Probiotics and Histamine Intolerance

You might be most familiar with histamine as it relates to the immune system. If you consume probiotics and histamine matters to you then take care that you use a product formulae that suits your needs - A Probiotic for Histamine Intolerance.

If you’ve suffered from seasonal allergies or food allergies, you may have noticed that antihistamine medications like Zytrec, Allegra or Benedryl provide quick relief of your symptoms. This is because histamine’s role in the body is to cause an immediate inflammatory response. It serves as a red flag in your immune system, notifying your body of any potential attackers.

Histamine causes your blood vessels to swell, or dilate, so that your white blood cells can quickly find and attack the infection or problem. This is part of the body’s natural immune response, and typically enzymes will break down the histamine so that it doesn’t build up. If for some reason you don’t break down histamine properly, it begins to build up and you develop what we call histamine intolerance.

Because it travels throughout your bloodstream, histamine can affect your gut, lungs, skin, brain, and entire cardiovascular system, contributing to a wide range of symptoms, and often making a histamine intolerance difficult to pinpoint and diagnose.
Histamine intolerance manifests itself in a variety of signs and symptoms such as:

  • Pruritus (itching especially of the skin, eyes, ears, and nose)
  • Urticaria (hives) (sometimes diagnosed as “idiopathic urticaria”)
  • Tissue swelling (angioedema) especially of facial and oral tissues and sometimes the throat, the latter causing the feeling of “throat tightening” (sometimes diagnosed as “idiopathic angioedema”)
  • Hypotension (drop in blood pressure)
  • Tachycardia (increased pulse rate, “heart racing”)
  • Symptoms resembling an anxiety or panic attack
  • Chest pain
  • Nasal congestion and runny nose
  • Conjunctivitis (irritated, watery, reddened eyes)
  • Some types of headaches that differ from those of migraine
  • Fatigue, confusion, irritability
  • Digestive tract upset, especially heartburn, "indigestion", and reflux

One important way to control histamine and prevent histamine intolerance is by paying attention to probiotics. Some bacteria in the gut can work to manufacture a lot of histamine while other probiotic species restrain histamine synthesis. If you consume probiotics and histamine matters to you then take care that you use a product formulae that suits your needs. Otherwise, you may mean well but are actually making things worse by consuming the wrong probiotics.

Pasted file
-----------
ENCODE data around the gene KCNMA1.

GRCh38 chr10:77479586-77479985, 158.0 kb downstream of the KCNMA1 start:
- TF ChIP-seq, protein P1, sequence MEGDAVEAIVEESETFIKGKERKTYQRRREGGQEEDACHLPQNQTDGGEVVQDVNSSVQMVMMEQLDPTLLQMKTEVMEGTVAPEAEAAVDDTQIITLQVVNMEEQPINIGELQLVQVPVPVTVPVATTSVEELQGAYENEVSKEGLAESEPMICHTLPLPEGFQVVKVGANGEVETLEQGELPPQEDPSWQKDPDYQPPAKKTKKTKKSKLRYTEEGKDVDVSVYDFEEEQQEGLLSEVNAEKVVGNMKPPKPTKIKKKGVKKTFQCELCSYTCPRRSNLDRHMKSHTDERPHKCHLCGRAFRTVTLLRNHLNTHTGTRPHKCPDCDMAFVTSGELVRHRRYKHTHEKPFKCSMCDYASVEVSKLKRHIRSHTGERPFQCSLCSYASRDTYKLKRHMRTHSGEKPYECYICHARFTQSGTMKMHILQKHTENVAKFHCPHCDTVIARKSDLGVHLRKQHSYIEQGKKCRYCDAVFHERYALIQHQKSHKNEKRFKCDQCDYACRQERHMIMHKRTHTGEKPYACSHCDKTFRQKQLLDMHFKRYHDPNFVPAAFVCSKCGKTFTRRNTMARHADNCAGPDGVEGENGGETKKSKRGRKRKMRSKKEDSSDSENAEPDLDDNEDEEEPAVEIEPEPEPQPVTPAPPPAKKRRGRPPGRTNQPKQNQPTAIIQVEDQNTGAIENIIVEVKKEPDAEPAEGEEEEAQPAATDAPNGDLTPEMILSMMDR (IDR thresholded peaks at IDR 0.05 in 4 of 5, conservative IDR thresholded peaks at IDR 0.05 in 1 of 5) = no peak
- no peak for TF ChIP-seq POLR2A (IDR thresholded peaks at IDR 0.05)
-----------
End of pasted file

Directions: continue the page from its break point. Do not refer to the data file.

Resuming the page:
Indiscriminate use of probiotics risks their being an insult that will aggravate histamine metabolism and produce the symptoms of histamine intolerance. Here is a summary list of those things probiotic that either promote histamine or retard it. Most of these bacteria or yeast are commonly found scattered about in many or most commercial probiotic products. Note that some manufacturers now are offering specialized formulae that contain only anti-histamine species.

Histamine Producers:

  • Candida
  • Citrobacter
  • C. perfringens
  • E. coli
  • H. pylori
  • Lactobacillus bulgaricus
  • Lactobacillus casei
  • Lactobacillus reuteri
  • Staphylococcus
  • S. thermophilus

Histamine Degraders:

  • Bifidobacterium infantis
  • Bifidobacterium longum
  • Lactobacillus gasseri
  • Lactobacillus rhamnosus
  • Lactobacillus plantarum
  • Lactobacillus salivarius

There are many foods that are well known to aggravate histamine. However, the important thing is that the biggest source of histamine in food isn’t the food itself. It’s bacteria on the food, which naturally produce histamine as part of their metabolic process. There is a seamless continuum between food sourced bacteria that provoke histamine and resident or transient gut bacteria or probiotic supplements that may also provoke histamine. Anything aged or fermented will be big trouble for the histamine intolerant. Even leftovers can sometimes be “aged” enough to cause problems. Foods that provoke the highest histaminic reaction include aged or fermented foods: kimchi, sauerkraut, yogurt or kefir, kombucha, aged cheese, alcohol of any kind, vinegars and cured meats.
Fortunately, there are probiotic bacteria that are very helpful in reducing histamine while otherwise providing their range of benefits in the gut. If you are intolerant of histamine, consider bifidobacteria with favour.

References:

1. http://alisonvickery.com.au/histamine-degrading-therapeutic-probiotics/

2. http://www.marksdailyapple.com/histamine-intolerance/

3. http://gutsify.com/probiotics-histamine-intolerance/

4. https://www.dietvsdisease.org/histamine-intolerance/

5. https://paleoleap.com/histamines/